REMEMBER THE FIRST DAY you came to work? For some people, first days are overwhelming--with new rules, processes, and software programs to learn, new coworkers to meet, and myriad choices to make, from which health plan to choose to the amount of taxes you want deducted.
To help new staff ease into the onboarding process, many higher ed institutions are now offering online orientation. New hires can view these self-paced tutorials even before setting foot on campus. Employees may learn about their new employer's mission and goals, required training programs they must complete, how to perform routine administrative tasks, and what optional benefits are available.
The upside is that many of these orientation programs are fairly robust. The downside? They're often bland and can even produce a few yawns. But that may be changing. Some schools are taking advantage of technology to deliver the same information in more creative and interactive formats. Consider an online video of a school's president or department chair welcoming new staff or faculty. Or how about a GPS-guided campus tour? Schools can now unleash their imagination and implement features that were considered futuristic just a few years ago.
During the past year, The Catholic University of America (D.C.) began taking and posting online group photos of new hires as part of the orientation process. Any of the university's 2,500 faculty or staff can click on the group photo, linked to an online weekly newsletter, to learn the names, positions, and departments of any new hire in the photo.
"We've gotten a lot of feedback, saying, 'It's cool--this is really nice and it's helpful when we meet people on campus,'" explains Christine Peterson, associate VP and chief HR officer. "We [offer] a very community-oriented environment. The photos have raised other types of interest that we're now considering." One is a photo gallery of all faculty and staff, which will help build camaraderie among the institution's workforce and make it easier for employees to actually find each other on campus when meeting or working together for the first time.
CUA's orientation program also includes a half-day, face-to-face session with various university administrators addressing topics such as benefits, policies, and public safety. But in between speakers, Peterson says the focus shifts back to information offered in the online program so "you don't sit there for hours listening to talking heads."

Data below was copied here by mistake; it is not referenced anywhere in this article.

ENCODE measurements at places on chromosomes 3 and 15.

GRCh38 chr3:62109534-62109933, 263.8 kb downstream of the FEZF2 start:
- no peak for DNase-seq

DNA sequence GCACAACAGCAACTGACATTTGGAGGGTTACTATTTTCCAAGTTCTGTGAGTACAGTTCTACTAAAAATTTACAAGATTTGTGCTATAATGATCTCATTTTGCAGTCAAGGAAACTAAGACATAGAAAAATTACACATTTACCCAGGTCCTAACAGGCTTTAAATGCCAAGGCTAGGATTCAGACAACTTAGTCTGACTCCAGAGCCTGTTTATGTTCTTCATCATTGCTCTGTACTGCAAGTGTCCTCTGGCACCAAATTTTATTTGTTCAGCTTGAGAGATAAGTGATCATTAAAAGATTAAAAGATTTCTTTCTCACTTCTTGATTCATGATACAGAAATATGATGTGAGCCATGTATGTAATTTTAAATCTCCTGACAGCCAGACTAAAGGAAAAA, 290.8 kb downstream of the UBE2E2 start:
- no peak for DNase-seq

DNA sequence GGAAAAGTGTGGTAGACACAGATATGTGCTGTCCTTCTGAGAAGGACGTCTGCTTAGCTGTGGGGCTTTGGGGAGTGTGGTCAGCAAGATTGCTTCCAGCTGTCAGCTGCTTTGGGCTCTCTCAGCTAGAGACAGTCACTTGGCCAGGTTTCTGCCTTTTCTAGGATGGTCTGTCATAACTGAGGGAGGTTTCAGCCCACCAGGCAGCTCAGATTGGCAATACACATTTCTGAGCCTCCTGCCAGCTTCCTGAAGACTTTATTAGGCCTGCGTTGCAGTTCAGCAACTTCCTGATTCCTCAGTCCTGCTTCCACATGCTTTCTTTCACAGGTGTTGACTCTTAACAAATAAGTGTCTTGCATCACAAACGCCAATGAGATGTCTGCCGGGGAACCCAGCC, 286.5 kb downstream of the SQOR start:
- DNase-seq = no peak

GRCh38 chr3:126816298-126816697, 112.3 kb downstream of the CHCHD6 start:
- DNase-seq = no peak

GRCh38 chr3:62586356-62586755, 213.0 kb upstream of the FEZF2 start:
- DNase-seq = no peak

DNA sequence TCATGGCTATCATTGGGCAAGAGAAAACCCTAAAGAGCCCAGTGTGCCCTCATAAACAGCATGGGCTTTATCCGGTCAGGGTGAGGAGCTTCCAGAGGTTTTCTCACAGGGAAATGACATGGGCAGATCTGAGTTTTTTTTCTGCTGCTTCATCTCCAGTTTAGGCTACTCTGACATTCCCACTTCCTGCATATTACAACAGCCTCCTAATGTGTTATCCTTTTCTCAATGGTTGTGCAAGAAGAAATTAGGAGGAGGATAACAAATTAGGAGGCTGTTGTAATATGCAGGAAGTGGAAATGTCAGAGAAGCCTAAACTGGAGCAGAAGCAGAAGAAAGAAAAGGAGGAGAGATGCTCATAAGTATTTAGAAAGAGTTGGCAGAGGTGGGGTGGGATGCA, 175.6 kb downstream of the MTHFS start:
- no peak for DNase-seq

In the future, Peterson hopes the online program will also include other components, such as a mission statement and videos of a campus tour and president's message. That would allow HR staff to have more time to focus on sensitive personnel issues which even the most sophisticated software can't address.
"I believe that is the ultimate balance in an HR practice," she says, adding that at least half of the employees who responded to a recent survey stated that they noticed and appreciated HR's ability to deliver more personal services when serious issues were involved. "People become frustrated and aren't excited about paper-pushing. They want to be able to truly solve problems and work with people. That's why they go into HR."
MIX IT UP
While a high-tech approach certainly has value, not all employees prefer learning online. That's why more schools have introduced a blended orientation program.
Take the University of Washington, which supports about 70,000 employees who work on campus and in its medical facilities. Although its comprehensive online program is almost 10 years old, the university recently introduced an in-person orientation covering topics like the school's values and vision. "We're making a shift for individuals who need that connectivity," says Ujima Donalson, director of professional organizational development at UW. "We recognize some people do much better with an online orientation, but others may want that face-to-face. …